With everything happening at once, there were problems to solve, like the one of figuring out how to find all of the pieces and get this track to stick to the green board. Daddy to the rescue on that one! Problem solved.

track

It was sweet for my littles to get an opportunity to experience the life of their big siblings. Here Coco gets to feel like her big sisters when the littles were being born, holding a babe in arms.

Coco and baby

And these eyes and little chewing mouth. I could not get enough of them.

chewdalee chew

And this snuggly sleeper. I might have cried a little.

sleepy baby

Of course, a day with littles (or bigs for that matter) is not complete without some down time with a screen and a cuddly blanket.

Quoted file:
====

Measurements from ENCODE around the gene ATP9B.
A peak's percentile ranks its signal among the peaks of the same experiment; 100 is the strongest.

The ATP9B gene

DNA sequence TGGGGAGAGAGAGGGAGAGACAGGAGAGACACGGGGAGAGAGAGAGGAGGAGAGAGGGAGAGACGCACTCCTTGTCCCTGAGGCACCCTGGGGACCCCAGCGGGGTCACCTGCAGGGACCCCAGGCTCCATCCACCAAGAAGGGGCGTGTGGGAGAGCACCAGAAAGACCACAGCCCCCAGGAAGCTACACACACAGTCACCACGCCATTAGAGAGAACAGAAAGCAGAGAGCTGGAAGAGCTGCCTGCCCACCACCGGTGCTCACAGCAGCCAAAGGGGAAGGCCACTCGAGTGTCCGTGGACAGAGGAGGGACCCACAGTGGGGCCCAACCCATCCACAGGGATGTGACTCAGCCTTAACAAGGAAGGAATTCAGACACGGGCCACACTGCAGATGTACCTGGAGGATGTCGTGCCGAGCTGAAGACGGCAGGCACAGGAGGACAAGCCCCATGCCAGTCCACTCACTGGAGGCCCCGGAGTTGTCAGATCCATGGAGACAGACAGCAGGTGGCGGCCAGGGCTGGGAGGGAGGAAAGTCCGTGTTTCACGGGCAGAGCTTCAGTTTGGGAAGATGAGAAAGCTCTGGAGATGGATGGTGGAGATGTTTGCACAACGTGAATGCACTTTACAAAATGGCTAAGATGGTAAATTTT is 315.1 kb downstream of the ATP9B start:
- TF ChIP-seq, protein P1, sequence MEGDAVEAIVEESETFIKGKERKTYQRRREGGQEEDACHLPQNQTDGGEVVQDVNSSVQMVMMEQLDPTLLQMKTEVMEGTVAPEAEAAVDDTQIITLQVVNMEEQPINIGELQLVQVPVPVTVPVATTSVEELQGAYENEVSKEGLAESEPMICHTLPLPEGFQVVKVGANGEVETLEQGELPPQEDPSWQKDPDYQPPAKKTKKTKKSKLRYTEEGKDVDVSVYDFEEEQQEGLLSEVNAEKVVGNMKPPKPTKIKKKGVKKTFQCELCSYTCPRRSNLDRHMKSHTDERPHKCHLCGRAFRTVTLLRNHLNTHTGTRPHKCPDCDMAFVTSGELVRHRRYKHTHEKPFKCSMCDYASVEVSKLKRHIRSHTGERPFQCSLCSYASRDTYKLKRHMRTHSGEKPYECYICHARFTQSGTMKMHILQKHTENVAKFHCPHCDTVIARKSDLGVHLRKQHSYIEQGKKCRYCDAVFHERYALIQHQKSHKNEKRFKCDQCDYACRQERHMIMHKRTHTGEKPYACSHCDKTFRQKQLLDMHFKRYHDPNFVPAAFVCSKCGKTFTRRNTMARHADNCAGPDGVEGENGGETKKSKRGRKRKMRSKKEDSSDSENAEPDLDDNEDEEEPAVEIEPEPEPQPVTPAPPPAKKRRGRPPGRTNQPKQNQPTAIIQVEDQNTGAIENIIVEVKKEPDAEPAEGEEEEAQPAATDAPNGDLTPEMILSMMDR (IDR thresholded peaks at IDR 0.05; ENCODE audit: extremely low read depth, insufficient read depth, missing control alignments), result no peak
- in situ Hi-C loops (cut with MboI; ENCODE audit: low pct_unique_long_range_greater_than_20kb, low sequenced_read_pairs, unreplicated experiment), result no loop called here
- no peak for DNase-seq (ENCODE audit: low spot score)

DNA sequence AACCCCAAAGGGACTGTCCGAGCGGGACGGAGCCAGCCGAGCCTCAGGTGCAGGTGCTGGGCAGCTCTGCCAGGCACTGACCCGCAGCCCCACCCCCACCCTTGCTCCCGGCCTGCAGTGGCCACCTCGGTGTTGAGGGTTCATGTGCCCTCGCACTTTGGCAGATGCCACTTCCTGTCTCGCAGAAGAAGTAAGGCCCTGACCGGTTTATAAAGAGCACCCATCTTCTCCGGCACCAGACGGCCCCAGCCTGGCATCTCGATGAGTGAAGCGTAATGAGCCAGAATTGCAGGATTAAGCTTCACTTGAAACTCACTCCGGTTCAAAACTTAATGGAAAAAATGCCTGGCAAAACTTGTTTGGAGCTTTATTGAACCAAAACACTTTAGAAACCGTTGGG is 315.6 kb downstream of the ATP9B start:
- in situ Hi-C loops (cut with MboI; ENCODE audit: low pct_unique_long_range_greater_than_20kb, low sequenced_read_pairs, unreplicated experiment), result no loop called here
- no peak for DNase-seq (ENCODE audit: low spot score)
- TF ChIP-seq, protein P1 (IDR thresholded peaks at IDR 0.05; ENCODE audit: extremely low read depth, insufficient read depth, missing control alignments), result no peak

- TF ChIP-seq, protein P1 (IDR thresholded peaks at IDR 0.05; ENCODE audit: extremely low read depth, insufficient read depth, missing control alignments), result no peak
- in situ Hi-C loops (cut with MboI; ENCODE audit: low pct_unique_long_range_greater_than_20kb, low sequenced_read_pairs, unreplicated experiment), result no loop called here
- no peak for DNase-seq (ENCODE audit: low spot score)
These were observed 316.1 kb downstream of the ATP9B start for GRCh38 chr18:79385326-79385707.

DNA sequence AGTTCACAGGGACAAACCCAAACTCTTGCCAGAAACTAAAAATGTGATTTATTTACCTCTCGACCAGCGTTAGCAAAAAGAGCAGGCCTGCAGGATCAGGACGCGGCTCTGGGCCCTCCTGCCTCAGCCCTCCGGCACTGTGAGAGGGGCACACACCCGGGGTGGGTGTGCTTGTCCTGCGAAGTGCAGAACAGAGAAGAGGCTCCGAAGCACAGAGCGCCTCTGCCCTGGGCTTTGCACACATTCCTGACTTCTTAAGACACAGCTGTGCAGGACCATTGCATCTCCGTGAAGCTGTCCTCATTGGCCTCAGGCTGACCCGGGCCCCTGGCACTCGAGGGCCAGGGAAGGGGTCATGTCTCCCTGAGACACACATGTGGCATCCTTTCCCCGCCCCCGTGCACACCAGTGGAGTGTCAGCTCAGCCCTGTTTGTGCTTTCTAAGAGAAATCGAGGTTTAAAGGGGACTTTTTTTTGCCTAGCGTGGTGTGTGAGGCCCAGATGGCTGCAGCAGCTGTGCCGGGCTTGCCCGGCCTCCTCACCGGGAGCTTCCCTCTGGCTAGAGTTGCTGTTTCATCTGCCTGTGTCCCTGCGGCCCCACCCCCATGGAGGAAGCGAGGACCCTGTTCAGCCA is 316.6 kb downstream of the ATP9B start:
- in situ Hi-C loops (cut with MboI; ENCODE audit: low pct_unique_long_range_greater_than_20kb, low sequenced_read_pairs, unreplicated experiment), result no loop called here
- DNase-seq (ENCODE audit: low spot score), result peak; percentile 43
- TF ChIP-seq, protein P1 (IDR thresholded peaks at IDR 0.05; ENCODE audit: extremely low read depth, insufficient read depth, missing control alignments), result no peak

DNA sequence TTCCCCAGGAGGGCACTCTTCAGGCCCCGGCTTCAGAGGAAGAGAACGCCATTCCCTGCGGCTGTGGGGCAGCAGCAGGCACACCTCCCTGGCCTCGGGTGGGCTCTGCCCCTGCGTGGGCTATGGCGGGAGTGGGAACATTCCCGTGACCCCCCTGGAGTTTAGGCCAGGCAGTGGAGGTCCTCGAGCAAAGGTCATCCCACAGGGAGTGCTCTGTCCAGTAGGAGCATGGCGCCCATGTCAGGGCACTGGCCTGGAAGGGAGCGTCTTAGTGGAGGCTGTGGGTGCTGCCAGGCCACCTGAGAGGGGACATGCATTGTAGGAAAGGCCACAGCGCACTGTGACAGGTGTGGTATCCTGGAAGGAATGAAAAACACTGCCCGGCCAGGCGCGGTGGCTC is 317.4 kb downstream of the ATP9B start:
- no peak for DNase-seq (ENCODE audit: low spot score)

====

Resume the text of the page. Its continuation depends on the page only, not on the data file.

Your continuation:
screen time

This day was so full, pictures don’t do it justice. I finally had to put down the phone and just be in it, because everything was so much to take in.

I want to remember the moments of sweetness like a two-and-a-half-year-old cousin wandering into the TV room with his bowl of shredded cheese and climbing up next to Kirk and asking questions about Minecraft. My thirteen-year-old’s patient response and offer of letting him play reminded me of how Caleb treated his little brother, and my heart swelled.

I want to remember the conversations with my brother and sister that felt natural and relaxed and made us forget that we live hundreds of miles apart and that this doesn’t happen every day. Moments of falling asleep on the couch or walking out into the yard or playing UNO Attack (thanks, B!!!!) felt like they happen every day.

And dinner time. Oh, the dinner table.